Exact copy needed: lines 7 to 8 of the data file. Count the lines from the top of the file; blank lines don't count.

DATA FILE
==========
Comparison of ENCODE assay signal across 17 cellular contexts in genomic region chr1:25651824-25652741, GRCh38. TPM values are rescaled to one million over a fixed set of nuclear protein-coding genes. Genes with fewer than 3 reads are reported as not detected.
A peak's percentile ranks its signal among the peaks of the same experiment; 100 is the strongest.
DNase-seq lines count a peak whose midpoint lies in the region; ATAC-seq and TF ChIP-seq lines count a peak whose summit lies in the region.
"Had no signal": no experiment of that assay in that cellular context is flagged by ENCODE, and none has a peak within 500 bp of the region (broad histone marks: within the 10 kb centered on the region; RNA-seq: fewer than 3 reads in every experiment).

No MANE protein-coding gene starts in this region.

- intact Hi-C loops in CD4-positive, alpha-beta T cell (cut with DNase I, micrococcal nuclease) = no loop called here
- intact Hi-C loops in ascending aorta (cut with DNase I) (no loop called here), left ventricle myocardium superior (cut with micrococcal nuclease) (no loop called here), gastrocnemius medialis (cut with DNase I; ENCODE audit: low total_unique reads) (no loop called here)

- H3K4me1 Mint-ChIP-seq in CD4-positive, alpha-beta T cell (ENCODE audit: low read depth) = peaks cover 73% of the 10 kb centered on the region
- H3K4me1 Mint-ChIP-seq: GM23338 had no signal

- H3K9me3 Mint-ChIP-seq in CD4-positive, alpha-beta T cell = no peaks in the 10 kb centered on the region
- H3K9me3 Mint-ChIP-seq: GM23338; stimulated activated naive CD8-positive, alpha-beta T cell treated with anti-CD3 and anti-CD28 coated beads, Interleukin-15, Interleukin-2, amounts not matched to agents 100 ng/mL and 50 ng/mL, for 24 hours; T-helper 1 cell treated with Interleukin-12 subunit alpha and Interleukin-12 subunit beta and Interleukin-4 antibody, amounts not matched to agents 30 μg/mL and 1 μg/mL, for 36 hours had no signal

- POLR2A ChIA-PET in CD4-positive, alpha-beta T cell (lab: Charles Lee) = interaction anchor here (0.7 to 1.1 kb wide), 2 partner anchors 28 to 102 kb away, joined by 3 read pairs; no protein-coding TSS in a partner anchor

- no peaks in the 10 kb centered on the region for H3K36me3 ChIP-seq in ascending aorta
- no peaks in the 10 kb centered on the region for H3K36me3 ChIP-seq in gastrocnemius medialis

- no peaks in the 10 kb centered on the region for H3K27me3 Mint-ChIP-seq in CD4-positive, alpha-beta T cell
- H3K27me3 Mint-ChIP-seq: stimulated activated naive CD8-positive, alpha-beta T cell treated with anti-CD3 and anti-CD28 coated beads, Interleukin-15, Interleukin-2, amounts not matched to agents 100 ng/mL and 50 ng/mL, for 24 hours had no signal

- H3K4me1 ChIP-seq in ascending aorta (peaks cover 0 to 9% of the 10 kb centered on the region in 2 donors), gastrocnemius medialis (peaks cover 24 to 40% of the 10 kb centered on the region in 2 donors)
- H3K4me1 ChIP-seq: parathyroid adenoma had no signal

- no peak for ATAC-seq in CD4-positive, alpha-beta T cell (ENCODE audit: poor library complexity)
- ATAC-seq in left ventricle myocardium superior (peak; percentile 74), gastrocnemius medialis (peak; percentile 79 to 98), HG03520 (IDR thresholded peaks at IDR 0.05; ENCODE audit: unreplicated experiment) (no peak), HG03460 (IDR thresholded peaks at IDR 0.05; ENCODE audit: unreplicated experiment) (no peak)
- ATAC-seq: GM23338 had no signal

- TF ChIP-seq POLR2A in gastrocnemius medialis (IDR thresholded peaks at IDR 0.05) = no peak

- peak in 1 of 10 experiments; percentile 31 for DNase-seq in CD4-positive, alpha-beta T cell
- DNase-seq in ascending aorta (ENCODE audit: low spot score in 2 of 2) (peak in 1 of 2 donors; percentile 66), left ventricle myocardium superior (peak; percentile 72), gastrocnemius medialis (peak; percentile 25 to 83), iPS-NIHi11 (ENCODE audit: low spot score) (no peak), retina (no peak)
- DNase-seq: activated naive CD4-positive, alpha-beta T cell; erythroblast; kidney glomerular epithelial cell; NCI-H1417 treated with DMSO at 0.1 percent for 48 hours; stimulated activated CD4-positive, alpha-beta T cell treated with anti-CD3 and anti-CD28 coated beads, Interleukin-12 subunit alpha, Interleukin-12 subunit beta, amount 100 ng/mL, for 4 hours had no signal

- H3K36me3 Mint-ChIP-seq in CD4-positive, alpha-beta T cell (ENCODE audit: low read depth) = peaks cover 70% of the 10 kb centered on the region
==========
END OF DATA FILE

- intact Hi-C loops in ascending aorta (cut with DNase I) (no loop called here), left ventricle myocardium superior (cut with micrococcal nuclease) (no loop called here), gastrocnemius medialis (cut with DNase I; ENCODE audit: low total_unique reads) (no loop called here)

- H3K4me1 Mint-ChIP-seq in CD4-positive, alpha-beta T cell (ENCODE audit: low read depth) = peaks cover 73% of the 10 kb centered on the region